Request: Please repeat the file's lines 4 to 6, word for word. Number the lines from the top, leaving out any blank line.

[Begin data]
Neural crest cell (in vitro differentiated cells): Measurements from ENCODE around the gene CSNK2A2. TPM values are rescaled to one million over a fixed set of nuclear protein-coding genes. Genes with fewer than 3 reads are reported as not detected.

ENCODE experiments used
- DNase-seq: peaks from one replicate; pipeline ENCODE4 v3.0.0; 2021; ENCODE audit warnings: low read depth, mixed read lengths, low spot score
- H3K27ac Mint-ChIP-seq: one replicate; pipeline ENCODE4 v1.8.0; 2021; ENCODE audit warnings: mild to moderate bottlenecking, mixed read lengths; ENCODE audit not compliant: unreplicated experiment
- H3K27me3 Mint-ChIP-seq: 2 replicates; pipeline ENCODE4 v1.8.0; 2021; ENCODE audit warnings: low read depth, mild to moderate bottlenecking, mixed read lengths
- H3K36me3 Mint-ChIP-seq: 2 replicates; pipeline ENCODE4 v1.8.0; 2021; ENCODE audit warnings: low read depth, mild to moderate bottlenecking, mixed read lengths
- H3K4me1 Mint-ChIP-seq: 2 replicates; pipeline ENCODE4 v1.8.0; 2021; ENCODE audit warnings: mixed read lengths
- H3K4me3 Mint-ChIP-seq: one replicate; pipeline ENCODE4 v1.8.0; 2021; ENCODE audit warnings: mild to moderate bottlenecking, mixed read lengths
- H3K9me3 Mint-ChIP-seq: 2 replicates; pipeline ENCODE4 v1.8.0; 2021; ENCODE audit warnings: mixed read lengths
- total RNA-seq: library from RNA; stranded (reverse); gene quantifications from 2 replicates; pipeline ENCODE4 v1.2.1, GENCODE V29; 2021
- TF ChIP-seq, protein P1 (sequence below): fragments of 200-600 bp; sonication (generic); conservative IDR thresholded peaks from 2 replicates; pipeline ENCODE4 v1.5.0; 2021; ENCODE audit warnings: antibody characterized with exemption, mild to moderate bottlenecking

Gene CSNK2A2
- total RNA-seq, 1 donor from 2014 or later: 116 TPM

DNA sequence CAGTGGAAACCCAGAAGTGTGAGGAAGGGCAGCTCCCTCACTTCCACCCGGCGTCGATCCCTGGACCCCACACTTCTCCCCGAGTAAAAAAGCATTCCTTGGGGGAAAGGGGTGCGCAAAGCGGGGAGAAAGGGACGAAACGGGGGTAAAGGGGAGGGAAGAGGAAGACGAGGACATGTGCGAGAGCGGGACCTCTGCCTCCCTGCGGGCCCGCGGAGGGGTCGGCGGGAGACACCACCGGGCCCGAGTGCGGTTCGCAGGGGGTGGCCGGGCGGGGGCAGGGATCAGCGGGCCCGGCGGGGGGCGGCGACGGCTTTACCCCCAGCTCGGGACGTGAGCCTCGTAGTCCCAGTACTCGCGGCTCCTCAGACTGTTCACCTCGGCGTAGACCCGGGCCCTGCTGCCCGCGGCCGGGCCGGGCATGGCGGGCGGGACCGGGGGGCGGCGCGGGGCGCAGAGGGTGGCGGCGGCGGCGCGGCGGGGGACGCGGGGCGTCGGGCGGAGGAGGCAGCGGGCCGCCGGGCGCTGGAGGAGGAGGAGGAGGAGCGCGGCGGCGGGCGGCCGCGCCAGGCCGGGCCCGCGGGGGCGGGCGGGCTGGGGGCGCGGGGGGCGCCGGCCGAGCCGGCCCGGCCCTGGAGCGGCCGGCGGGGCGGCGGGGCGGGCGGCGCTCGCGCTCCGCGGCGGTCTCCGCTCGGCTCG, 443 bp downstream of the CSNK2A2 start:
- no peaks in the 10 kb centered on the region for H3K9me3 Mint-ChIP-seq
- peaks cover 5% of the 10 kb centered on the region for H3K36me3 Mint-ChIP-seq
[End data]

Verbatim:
- H3K27ac Mint-ChIP-seq: one replicate; pipeline ENCODE4 v1.8.0; 2021; ENCODE audit warnings: mild to moderate bottlenecking, mixed read lengths; ENCODE audit not compliant: unreplicated experiment
- H3K27me3 Mint-ChIP-seq: 2 replicates; pipeline ENCODE4 v1.8.0; 2021; ENCODE audit warnings: low read depth, mild to moderate bottlenecking, mixed read lengths
- H3K36me3 Mint-ChIP-seq: 2 replicates; pipeline ENCODE4 v1.8.0; 2021; ENCODE audit warnings: low read depth, mild to moderate bottlenecking, mixed read lengths